The medication I was given is a new synthetic drug, ismelin, developed by Ciba Pharmaceutical, the Swiss company. It had several quite immediate effects.
It did indeed bring my blood pressure down. It also brought me down; in the mornings I sit down to shave, because blood pressure tends to run low in the mornings, anyway, and with that stuff in me I got dizzy standing up, had to pant for breath and was getting all sorts of frantic warnings from various internal sensing systems that things were very, very unsatisfactory.
Ambling along wasn't too bad; the muscular contractions helped get the blood back up to the heart - but my normal walking pace had the effect of a quarter-mile run. And a single normal flight of stairs involved a one-minute pause while I caught my breath.
Since my system had spent several years adapting to a slowly, steadily rising blood pressure, it had un-adapted to a normal pressure - and I've been re-adapting somewhat hastily and painfully. As the doctor promised - I feel worse, and am better.
Of course, at any time I can simply lie down flat so the blood doesn't tend to pool in the lower body and the symptoms rapidly pass away. No discomfort at all when lying down; just hang onto the bed post or the doorway when you stand up again, or you'll land on the floor!
I imagine you can see where this is leading?

The On-the-floor agent is a side-effect derivative of that highly valuable, life-saving drug. It simply drops the recipient's blood pressure to somewhat lower-than-normal levels. The effects are: (1) It scares hell out of him. Even when you're warned, and know it's a needed therapy, you can feel peculiarly lonely when that stuff has you panting and dizzy. (2) As it takes hold, he feels dizzy, and a strong desire to sit down and rest for a moment. (3) Then he feels a powerful urge to lie down - and the worst of the symptoms go away.
As long as he lies down, he's conscious, fairly comfortable, and perfectly capable of sane, reasonable thought.
If he sits up, he gets dizzy, starts panting heavily, feels awful, can't think properly, and violently wants to lie down again.
If he forces himself to stand up, he simply passes out completely and lies down again - whereupon the blood redistributes and he comes to, feeling reasonable and reasonably comfortable.
The reason for calling it an On-the-floor agent is obvious.
One thing the recipient is not going to do is fight. He is perfectly capable of carrying on a discussion about his attitudes, but is physiologically incapable of using force as a means of convincing those who disagree with him.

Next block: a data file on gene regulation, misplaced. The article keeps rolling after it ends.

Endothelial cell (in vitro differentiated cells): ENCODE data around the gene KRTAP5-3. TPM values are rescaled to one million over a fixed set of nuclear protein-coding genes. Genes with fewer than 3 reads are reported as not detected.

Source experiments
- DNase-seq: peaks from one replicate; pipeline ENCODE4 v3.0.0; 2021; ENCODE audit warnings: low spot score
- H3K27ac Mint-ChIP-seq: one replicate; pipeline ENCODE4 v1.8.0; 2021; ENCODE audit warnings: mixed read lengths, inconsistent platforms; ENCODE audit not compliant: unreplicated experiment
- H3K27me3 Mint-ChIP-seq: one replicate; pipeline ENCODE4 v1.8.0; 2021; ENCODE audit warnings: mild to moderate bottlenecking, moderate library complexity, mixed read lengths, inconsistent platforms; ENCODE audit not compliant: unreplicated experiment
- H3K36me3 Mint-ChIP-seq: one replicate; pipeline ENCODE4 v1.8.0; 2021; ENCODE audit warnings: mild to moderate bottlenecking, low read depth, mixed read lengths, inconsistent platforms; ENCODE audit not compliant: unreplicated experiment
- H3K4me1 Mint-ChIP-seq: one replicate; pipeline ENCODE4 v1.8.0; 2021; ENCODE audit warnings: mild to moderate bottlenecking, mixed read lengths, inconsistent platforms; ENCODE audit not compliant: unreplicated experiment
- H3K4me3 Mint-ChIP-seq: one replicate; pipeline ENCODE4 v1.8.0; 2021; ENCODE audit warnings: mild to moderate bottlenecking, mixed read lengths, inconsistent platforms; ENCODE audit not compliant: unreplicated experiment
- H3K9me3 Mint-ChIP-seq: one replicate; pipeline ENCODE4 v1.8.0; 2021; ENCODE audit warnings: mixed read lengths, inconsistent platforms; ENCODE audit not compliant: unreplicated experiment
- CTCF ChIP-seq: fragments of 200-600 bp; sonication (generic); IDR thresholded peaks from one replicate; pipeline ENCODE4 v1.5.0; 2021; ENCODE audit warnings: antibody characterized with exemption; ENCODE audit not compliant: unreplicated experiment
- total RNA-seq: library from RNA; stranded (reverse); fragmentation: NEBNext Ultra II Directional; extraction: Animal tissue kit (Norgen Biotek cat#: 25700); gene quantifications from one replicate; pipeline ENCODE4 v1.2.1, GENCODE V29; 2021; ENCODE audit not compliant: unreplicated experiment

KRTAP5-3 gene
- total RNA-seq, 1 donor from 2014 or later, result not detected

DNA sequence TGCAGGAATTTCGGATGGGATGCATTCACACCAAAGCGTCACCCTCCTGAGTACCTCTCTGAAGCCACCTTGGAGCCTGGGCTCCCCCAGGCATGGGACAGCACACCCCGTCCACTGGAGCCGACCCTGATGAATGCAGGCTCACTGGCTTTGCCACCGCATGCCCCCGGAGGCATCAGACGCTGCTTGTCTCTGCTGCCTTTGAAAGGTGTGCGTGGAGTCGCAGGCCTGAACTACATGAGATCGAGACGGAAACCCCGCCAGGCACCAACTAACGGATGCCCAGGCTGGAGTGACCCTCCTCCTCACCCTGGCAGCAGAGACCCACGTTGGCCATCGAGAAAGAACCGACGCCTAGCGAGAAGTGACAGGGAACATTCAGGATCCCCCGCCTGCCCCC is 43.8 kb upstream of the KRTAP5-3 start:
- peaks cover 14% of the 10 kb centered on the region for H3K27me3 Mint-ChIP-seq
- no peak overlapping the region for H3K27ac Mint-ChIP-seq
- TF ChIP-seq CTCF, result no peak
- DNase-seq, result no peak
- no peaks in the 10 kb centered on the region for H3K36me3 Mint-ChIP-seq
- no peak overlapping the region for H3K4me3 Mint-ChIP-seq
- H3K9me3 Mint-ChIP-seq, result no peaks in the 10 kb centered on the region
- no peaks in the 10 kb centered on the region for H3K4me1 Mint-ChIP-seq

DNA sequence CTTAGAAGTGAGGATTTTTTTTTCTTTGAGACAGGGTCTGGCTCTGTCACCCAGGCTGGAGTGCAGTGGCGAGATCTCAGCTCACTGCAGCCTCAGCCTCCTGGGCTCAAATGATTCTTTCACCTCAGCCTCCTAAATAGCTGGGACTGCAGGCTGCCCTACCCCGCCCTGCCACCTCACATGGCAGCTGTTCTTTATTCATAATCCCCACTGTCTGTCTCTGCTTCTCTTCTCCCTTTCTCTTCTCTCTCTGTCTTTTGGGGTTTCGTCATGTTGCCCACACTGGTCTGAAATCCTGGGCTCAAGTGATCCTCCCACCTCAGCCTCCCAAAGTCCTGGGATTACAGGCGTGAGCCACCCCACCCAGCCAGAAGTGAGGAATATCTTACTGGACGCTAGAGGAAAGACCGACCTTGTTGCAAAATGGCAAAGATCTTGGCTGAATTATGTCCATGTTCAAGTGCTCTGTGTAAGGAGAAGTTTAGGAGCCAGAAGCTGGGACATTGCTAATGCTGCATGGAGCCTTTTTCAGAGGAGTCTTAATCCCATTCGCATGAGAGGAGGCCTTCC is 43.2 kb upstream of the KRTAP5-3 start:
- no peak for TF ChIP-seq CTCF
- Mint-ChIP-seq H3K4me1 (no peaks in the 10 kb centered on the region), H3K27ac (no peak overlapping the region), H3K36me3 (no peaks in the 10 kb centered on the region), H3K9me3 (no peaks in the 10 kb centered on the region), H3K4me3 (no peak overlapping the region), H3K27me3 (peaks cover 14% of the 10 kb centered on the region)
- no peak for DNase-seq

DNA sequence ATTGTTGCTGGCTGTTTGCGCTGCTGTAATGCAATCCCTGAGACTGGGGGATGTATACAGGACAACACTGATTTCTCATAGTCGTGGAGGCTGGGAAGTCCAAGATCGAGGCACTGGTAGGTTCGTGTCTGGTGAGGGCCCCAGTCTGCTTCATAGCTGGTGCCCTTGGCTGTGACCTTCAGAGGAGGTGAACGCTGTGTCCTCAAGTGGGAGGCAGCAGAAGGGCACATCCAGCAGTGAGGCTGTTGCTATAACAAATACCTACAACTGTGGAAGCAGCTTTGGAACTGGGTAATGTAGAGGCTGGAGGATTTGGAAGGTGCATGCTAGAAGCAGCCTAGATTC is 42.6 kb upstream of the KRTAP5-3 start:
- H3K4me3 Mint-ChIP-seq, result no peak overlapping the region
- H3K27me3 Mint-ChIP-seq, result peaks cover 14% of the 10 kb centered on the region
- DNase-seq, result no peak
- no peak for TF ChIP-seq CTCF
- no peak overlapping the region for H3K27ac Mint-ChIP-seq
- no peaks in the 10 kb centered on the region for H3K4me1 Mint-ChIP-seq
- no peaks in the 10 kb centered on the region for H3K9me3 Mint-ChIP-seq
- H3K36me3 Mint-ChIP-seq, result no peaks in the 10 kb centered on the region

It might be called compulsory arbitration; the dispute is going to be discussed, because it cannot be fought over.
The other On-the-floor agent I have not experienced myself. Reportedly, the net effects are much the same, but this one's a muscle-relaxant that affects the recipient by progressively working its way up the spine. It seems to affect only the voluntary muscles; it starts by relaxing the muscles of the foot and calf - which induces the recipient to squat down. Then it reaches the thigh muscles, and he sits down. Presently the lower trunk relaxes, and he's half lying, braced on his arms - until the arms relax.
The effects of these agents vary with the exact formulation; they can act for as little as two hours, or as long as twelve. Both wear off - are metabolized away - completely, leaving no aftereffects whatever (A man who got the blood-pressure agent might well be improved by the treatment!).

Now consider the beauty of these chemical warfare agents:
1. They do not injure the recipient in any way; they merely very temporarily render him incapable of trying to gain his ends by force instead of reason and discussion.
2. They do not in any way decrease his economic value to himself, his family, or his nation and the world.
3. They don't even cause pain.
4. The onset of effects is relatively slow, so the individual has a chance to arrange a tolerable position before the full effect hits. There's a quite small chance of injury.
5. In a matter of hours he returns to full normal activity, unhurt and uninjured - but disarmed.
Now the remarkable thing about human irrationality is that the use of these agents would bring the most horrendous howls of horror and outrage from the liberal-humanist group. Their favorite terms would, of course, be inhuman, barbarous, vicious, wicked, immoral, evil, et cetera. You can readily imagine their sincere and genuine outrage at the very idea of those wicked, barbarous chemical agents. They would demand, most violently, a return to the natural, long-accepted ways of convincing a forceful opponent - shoot holes in him, run spears or bayonets through him, blow him up with bombs or mines, but nothing so hideous as a chemical super-tranquilizer. Beat him down with clubs, bash his brains out - but don't be so cruel, evil and inhumane as to make him relax and talk things out.